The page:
A sexually transmitted disease rarely seen in recent decades in the United States has reemerged in Boston and other American cities in the past six months, fostering fears that it could herald a new wave of infections of an even more dangerous disease, AIDS.
The return of lymphogranuloma venereum, known as LGV, to North America also illustrates the increasing globalization of infectious diseases in an era of rapid air transit and frequent travel for work and pleasure, disease specialists said.
At the Fenway Community Health clinic in Boston, for example, one patient told a physician he probably caught the germ while visiting Brazil; the disease is endemic to Latin America, Africa, and Southeast Asia. Disease trackers who investigated a cluster of cases in the Netherlands in 2003 found that infected patients had multiple sex partners across Europe and the United States.
''This is probably a case of biological tourism," said Dr. Daniel Cohen, a specialist in infectious diseases who has treated patients with the condition at the Fenway clinic. ''It just points out that we live in a global community and that illnesses are no longer confined by geographical boundaries."
Since January, six cases of LGV have been confirmed in Massachusetts, according to Dr. Alfred DeMaria, the state's director of communicable disease control.
The US Centers for Disease Control and Prevention is sufficiently concerned by the reappearance of the bacterial infection that it is working to establish a surveillance system to monitor the disease nationwide and to develop better screening for it in health clinics. Dr. Hillard Weinstock, a medical epidemiologist at CDC, said the agency hopes to have those measures in place within six months.
So far, incidences of the disease in the United States appear to be limited to gay and bisexual men, and infectious disease specialists said they fear that it could be another signal that after years of hewing to safe-sex practices, gay men are returning to riskier behaviors.
''We hadn't seen an LGV case for years," DeMaria said. ''It's definitely a sign of unsafe sex, and that's a concern in terms of other sexually transmitted diseases and HIV. Now, I think we're at the point that people need to pay attention to it."
For several years, DeMaria and other disease specialists have been sounding an alarm about sharp increases in syphilis and gonorrhea cases among gay men. After AIDS dawned in the 1980s, gay men dramatically altered their sexual behavior. The result: Rates of sexually transmitted diseases plummeted.
That changed with the arrival of potent drug cocktails that fundamentally altered the course of the epidemic in the developed world. AIDS went from a presumed death sentence to a chronic, but treatable, medical condition, and, at the same time, some gay men grew weary of the safe-sex messages that had blared for nearly two decades.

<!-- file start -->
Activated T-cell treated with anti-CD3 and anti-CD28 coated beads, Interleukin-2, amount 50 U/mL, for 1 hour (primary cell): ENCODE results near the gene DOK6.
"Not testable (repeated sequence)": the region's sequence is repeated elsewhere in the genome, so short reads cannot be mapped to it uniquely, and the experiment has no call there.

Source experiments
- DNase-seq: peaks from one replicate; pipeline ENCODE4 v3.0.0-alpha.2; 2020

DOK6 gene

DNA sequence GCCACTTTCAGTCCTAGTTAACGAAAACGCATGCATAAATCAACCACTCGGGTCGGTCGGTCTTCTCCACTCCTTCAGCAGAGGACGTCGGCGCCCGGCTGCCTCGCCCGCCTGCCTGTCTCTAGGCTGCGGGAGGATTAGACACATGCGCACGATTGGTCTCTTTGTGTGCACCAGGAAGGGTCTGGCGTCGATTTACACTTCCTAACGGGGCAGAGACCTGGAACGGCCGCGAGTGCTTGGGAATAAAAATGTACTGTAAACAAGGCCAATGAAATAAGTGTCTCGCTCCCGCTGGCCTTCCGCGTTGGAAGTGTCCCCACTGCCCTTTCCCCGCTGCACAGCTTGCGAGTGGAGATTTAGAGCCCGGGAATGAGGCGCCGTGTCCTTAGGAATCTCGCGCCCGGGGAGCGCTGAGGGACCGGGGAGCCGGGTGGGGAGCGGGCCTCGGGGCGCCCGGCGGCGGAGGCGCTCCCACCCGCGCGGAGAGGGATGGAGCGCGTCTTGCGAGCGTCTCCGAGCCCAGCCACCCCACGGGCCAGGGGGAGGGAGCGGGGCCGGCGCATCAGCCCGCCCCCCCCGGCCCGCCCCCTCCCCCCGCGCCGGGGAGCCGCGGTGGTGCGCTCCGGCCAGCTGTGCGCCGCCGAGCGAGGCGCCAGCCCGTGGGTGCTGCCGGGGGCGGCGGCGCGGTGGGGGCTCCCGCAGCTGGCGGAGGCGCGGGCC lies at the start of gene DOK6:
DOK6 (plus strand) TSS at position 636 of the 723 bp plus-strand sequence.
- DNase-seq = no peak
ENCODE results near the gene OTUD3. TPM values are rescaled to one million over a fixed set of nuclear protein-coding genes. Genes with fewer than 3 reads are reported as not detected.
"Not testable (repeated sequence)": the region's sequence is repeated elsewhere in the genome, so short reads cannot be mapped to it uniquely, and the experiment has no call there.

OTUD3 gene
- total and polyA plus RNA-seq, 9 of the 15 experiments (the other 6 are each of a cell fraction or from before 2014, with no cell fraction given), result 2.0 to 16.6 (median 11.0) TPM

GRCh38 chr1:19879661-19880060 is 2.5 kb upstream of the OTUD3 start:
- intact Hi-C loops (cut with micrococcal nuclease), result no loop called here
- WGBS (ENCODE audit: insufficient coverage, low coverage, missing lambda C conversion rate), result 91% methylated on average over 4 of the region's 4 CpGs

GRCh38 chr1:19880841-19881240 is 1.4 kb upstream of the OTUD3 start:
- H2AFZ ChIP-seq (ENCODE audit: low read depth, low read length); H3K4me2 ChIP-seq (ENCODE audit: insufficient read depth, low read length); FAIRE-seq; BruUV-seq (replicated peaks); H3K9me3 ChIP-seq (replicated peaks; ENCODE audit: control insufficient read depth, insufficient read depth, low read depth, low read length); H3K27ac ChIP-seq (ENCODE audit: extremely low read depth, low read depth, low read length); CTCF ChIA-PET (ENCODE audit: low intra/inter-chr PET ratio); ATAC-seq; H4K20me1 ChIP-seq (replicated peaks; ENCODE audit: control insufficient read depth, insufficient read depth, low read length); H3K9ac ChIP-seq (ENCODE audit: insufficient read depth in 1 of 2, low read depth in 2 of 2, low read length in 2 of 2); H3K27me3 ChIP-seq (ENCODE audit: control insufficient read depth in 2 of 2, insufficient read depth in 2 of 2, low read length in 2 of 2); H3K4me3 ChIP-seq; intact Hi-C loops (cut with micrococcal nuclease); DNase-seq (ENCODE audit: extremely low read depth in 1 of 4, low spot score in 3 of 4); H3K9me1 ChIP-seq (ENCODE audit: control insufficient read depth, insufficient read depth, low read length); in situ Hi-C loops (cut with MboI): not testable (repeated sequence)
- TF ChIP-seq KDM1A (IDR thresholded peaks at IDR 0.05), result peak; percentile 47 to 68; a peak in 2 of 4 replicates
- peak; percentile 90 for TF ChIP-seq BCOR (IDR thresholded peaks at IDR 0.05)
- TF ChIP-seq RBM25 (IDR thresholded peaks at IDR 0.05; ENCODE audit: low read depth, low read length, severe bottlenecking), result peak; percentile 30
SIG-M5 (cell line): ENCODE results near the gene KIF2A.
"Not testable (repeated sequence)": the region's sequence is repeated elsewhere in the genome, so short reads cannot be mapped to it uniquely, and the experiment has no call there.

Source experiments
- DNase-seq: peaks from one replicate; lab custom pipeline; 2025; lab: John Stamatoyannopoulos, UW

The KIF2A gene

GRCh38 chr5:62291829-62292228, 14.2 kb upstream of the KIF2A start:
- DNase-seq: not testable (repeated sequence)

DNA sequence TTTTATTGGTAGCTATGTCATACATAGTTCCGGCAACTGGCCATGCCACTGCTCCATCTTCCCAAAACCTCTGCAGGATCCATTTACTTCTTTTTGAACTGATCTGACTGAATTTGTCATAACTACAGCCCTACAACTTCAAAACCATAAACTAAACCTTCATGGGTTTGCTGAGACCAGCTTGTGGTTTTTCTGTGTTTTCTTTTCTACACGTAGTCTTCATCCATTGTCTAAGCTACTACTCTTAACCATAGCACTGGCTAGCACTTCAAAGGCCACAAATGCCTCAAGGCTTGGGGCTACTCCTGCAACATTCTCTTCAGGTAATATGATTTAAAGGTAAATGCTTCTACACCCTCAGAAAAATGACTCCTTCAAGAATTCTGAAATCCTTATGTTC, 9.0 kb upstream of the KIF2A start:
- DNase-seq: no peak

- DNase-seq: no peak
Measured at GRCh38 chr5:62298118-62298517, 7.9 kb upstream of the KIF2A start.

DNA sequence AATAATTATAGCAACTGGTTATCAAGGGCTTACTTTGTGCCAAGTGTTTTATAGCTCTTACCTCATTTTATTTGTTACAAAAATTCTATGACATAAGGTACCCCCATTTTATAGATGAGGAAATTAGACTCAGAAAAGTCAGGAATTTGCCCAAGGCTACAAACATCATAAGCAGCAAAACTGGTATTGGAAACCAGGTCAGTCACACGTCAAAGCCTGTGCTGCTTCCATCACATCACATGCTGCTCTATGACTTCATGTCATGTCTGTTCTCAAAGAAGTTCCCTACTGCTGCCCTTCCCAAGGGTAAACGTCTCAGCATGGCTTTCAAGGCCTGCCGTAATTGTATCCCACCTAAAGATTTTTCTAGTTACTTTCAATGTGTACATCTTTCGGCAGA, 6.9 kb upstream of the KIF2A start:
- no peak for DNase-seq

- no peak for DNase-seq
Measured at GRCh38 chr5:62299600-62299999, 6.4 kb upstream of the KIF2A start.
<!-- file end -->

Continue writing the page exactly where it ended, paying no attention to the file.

Studies demonstrated that patients infected with gonorrhea and syphilis were far more likely to become infected with HIV -- and not just because it indicated sexual risk-taking. The sores generated by a condition such as syphilis, researchers found, provide a portal for the AIDS virus to get into the bloodstream.
They fear the same could be true with LGV.
''This would fit at least on a theoretical basis," said Dr. David Hamer, a specialist in infectious disease and global health at the Boston University School of Public Health. ''It's always worrisome when you see a pathogen that's not common in developed countries suddenly appear."
LGV is typically transmitted during unprotected anal or vaginal intercourse, and spreads from genital bumps or lesions that leak pus or blood carrying the bacteria.
Symptoms can appear days after exposure or it can take as long as a month. Signs of illness, including rectal bleeding and abdominal pain, can frequently be misidentified as Crohn's disease or other intestinal conditions.
A definitive blood test for LGV does not exist, so ascertaining the presence of the disease requires using a swab to take a sample from a sore and analyzing the contents using sophisticated laboratory techniques.
''We will be working with state labs to set up testing," said Weinstock, who works in the CDC's Division of Sexually Transmitted Disease Prevention. ''My degree of concern is one of wanting to be prepared, wanting to be equipped to be ready to identify increases in this disease where they occur."
Left untreated, small sores can grow and lymph nodes in the groin can swell to the point of protruding through skin. The disease can also disfigure genitalia and permanently damage the bowels.
''If it does not get treated, it can get worse and worse and can even become life-threatening," Cohen said. ''But that's unusual because fortunately in the developed world, people with symptoms will seek care, and they will get treated for this before it gets to the point of being life-threatening."
The disease can be cured with a three-week course of the antibiotic doxycycline.
Rather than just treating the disease, public health authorities are now looking for ways to prevent it. Maybe, they said, the specter of yet another germ transmitted through risky sexual practices will compel the use of condoms.
''By now," said Dr. Anita Barry, top disease physician at the Boston Public Health Commission, ''the one thing we know for sure is that it's a challenge to get people to change their behavior."
Stephen Smith can be reached at firstname.lastname@example.org.